AMHSR

Comparison of Empyema Treatment in Odontogenic Origin Infections and Post Pneumonic Infections

Author(s): Massoud Sokouti, Mohsen Sokouti and Babak Sokouti*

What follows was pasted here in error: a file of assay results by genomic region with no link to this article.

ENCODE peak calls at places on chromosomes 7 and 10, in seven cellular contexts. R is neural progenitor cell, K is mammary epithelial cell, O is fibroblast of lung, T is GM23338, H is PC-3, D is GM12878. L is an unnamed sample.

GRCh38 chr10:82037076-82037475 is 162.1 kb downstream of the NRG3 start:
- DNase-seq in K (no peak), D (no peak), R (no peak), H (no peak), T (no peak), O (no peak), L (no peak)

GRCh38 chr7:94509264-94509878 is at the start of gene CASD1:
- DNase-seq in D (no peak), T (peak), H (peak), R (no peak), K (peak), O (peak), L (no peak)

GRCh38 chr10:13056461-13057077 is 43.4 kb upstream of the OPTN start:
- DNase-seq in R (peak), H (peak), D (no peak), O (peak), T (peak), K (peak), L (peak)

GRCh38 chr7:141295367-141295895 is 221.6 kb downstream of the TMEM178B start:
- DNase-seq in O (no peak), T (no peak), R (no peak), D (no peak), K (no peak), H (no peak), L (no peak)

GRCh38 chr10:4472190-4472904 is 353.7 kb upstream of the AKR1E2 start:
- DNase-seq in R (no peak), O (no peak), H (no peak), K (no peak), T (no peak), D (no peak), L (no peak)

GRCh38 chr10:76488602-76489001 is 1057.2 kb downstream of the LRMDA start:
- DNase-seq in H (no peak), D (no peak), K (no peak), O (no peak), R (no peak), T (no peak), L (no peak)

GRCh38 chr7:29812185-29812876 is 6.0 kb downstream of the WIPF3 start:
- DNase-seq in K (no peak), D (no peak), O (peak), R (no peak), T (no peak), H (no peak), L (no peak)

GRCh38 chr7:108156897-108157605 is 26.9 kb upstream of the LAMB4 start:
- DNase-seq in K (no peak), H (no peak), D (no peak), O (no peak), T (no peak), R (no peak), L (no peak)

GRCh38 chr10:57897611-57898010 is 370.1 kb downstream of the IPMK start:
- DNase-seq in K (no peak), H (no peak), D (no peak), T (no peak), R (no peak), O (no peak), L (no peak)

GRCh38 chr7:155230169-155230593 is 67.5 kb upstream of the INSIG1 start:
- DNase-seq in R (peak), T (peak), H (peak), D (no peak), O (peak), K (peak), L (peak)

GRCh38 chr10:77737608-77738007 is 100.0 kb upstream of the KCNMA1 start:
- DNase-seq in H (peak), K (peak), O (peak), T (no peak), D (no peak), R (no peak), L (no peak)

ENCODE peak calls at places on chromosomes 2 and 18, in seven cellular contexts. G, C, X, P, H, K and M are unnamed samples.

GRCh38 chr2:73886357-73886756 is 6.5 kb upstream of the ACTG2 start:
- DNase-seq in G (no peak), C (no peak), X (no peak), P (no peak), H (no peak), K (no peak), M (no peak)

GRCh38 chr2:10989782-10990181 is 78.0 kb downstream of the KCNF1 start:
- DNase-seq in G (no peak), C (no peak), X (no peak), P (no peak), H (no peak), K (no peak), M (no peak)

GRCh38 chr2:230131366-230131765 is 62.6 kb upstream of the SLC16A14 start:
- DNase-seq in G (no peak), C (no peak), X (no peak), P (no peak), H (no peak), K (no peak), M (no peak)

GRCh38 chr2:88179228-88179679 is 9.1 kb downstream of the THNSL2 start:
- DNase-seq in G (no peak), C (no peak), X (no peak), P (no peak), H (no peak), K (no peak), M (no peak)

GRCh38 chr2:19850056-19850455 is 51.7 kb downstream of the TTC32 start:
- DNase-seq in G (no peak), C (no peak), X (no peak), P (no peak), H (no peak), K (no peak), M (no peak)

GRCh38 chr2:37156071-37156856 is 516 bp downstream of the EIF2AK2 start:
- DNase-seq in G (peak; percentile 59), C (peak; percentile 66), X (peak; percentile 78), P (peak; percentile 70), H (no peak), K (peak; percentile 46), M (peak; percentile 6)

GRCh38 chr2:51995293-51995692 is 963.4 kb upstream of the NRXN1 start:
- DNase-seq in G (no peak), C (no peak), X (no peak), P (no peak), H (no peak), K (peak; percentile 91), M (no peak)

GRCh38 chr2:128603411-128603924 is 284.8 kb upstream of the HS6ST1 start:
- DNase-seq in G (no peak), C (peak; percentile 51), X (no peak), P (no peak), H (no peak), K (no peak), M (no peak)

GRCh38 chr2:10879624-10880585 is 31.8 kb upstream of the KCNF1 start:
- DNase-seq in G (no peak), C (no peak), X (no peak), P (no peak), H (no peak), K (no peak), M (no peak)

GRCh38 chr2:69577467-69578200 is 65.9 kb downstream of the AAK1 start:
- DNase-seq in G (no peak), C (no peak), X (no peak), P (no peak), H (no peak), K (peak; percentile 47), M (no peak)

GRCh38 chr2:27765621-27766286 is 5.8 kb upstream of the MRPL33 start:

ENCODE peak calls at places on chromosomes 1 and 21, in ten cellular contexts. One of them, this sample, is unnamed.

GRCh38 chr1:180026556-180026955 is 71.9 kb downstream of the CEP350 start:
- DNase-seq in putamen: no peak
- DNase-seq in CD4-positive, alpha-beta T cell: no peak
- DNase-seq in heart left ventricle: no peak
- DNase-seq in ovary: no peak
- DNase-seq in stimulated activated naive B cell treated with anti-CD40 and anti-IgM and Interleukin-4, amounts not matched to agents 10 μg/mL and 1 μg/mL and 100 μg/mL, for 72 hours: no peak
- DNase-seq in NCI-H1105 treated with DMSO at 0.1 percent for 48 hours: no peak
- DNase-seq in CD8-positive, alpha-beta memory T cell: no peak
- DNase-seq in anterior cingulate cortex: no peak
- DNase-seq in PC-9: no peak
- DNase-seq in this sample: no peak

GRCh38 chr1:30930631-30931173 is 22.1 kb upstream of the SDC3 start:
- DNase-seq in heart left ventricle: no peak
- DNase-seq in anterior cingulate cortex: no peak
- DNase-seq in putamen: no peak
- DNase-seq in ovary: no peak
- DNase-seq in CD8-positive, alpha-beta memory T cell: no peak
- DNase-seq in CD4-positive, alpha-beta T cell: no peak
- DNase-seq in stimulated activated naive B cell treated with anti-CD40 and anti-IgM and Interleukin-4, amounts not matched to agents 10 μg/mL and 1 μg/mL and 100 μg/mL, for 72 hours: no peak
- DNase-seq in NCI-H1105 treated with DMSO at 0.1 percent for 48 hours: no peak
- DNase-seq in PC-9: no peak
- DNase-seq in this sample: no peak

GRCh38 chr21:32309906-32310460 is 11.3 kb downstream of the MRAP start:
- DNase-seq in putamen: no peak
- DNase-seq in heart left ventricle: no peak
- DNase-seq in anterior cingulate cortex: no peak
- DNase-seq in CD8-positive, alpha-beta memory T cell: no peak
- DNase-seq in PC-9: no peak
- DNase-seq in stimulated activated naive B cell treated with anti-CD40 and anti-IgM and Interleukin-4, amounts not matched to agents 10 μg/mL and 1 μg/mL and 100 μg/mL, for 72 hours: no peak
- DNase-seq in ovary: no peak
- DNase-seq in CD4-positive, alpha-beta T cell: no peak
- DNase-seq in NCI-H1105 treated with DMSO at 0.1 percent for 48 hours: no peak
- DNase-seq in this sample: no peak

Context: The empyema, defined as a collection of pus in the pleural cavity, may be caused as a result of primary complication of cervical or odontogenic infections and can spread to the mediastinum through cervical spaces. Aim: The results of surgical treatment in the patients with empyema were compared. Materials and Methods: The patients suffering from empyema with odontogenic and post-pneumonia infections, treated surgically in 2001-2009, were studied. Twelve patients of odontogenic empyema (Group 1), and 160 patients with post-pneumonia empyema infections (Group 2) were included in this study. Two groups were compared according to the treatments of empyema. Data were extracted from the medical records of the patients which include age, gender, type of treatment, cure rate, mortality rate, hospital stay, and complications. Statistical analysis: independent samples T test, Mann-Whitney U test and, Chi – square or Fisher Exact test were used. Results: The treatment of Group 1 was carried out through cervical, mediastinal and decortication approaches with cure rate of 75% and mortality rate of 25%. 36 patients of Group 2 were treated with minor surgical procedures. The remaining ones were treated surgically with a total cure rate of 90.8% and mortality rate of 1.8%. There were statistically significant differences on event rates of cure rate, mortality, and hospital stay times between two Groups (p= 0.001, p=0.001, p<0.001), however, there were no differences on postoperative complication rates of prolonged air leakages and wound infections (p=0.715, p=0.057). Conclusion: Due to high mortality and low cure rates of odontogenic empyema, early diagnosis and ample cervicotomy with mediastinal drainage are needed, and hence, thoracotomy-decortication may significantly reduce the mortality rate.


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